New York City has recovered from a mass blackout Saturday night. The power outage hit mostly midtown and the Upper West Side of Manhattan. The other boroughs were not affected.
The worst news from Saturday night was the cancellation of a J-Lo concert at Madison Square Garden, and the interruption of Broadway performances. Mostly, New York’s citizens just sucked it up and directed traffic, while life in the dark went on.
New Yorkers have a way of making the best of things, and any opportunity for a party or a performance cannot be refused.
And then it was over and power came back, beginning around 10pm.
Contrast this with 1977, when on the same day, a blackout lasted 25 hours instead of just three to six hours. In one day 42 years ago, nearly 3,000 people were arrested for looting and vandalism. According to a government study cited by CNN, 436 police officers were injured, around 2,000 properties were damaged, and two people died.
In 1977, NYC’s population was 17,924,000 and declining in a sea of crime and decay. The city was at its peak of urban blight: 942,057 property crimes, 149,087 violent crimes, 1,919 murders, 5,272 rapes, 84,703 robberies. Times Square was a sewer of peep shows and porn shops.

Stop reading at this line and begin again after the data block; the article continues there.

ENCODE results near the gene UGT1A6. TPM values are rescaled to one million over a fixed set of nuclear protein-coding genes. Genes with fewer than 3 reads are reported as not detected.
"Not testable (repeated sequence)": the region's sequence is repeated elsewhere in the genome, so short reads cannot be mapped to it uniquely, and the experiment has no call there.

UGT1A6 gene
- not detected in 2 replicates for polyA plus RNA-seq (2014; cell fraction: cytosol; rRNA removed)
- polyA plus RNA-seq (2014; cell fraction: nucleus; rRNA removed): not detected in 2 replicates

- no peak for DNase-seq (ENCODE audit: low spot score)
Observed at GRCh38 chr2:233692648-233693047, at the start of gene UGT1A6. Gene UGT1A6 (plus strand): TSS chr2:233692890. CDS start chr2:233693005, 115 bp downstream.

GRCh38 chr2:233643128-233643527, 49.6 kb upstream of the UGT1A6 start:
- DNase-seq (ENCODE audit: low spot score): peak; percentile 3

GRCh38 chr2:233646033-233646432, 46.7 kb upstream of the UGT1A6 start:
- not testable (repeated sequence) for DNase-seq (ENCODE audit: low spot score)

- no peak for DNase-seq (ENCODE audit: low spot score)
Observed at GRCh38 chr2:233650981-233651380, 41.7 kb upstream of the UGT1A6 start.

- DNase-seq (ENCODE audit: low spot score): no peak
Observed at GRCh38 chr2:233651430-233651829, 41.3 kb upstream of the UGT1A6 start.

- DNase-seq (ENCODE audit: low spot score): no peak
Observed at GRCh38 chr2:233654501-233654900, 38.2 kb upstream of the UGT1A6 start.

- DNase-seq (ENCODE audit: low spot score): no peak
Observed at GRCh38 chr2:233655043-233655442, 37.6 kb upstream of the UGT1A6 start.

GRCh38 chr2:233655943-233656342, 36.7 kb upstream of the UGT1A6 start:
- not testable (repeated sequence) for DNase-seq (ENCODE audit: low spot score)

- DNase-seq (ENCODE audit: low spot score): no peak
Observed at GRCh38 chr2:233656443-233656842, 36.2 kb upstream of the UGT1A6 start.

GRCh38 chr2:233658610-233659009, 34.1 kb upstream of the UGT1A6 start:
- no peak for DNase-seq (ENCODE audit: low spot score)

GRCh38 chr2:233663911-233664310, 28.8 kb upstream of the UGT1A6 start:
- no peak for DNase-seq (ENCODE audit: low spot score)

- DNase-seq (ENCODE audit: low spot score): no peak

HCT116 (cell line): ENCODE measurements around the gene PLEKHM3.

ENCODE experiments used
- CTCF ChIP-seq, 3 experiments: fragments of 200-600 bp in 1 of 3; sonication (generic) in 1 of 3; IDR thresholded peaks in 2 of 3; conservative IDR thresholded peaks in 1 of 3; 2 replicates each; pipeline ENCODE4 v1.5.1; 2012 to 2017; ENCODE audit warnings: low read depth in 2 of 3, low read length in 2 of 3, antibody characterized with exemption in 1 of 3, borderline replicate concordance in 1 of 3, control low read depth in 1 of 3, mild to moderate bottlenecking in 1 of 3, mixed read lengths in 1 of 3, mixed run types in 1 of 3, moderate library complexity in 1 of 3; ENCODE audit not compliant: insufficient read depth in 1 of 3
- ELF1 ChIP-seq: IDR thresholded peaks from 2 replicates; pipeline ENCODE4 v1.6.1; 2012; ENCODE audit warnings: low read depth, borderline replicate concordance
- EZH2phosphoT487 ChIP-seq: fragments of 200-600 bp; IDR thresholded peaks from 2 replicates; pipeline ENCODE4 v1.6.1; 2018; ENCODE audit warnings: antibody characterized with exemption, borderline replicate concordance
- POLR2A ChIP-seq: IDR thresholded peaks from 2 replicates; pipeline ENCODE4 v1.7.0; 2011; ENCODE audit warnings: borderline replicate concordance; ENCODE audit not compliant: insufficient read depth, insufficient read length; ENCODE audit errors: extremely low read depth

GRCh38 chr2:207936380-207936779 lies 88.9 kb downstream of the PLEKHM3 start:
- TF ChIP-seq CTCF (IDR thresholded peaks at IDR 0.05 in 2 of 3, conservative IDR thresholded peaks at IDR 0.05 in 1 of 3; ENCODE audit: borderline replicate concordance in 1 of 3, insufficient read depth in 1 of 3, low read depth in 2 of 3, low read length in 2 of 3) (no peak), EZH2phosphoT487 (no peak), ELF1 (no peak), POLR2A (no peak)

In 2018, serious crimes were at a historic low of 95,509, with 289 murders. Times Square is a crowded tourist mecca of commerce, NYC weirdness and Disney marketing. But it is safe. In 2016, the population estimate is 19,745.289.
A combination of technology advances, aggressive law enforcement, and 20 years from 1994 to 2013 without Democrats in Gracie Mansion, has transformed the Big Apple into a better place.
It’s fairly obvious that New York City is a more livable place today than 42 years ago, and contrasting the two blackouts is a stark reminder that the world is in fact not ending, society is not breaking down, and life is in fact much better today than 46 years ago, when a brash 27-year-old Donald J. Trump prowled the streets in a chauffeured silver Cadillac Fleetwood with vanity plate “DJT.”
I’d say that’s a cause for gratitude.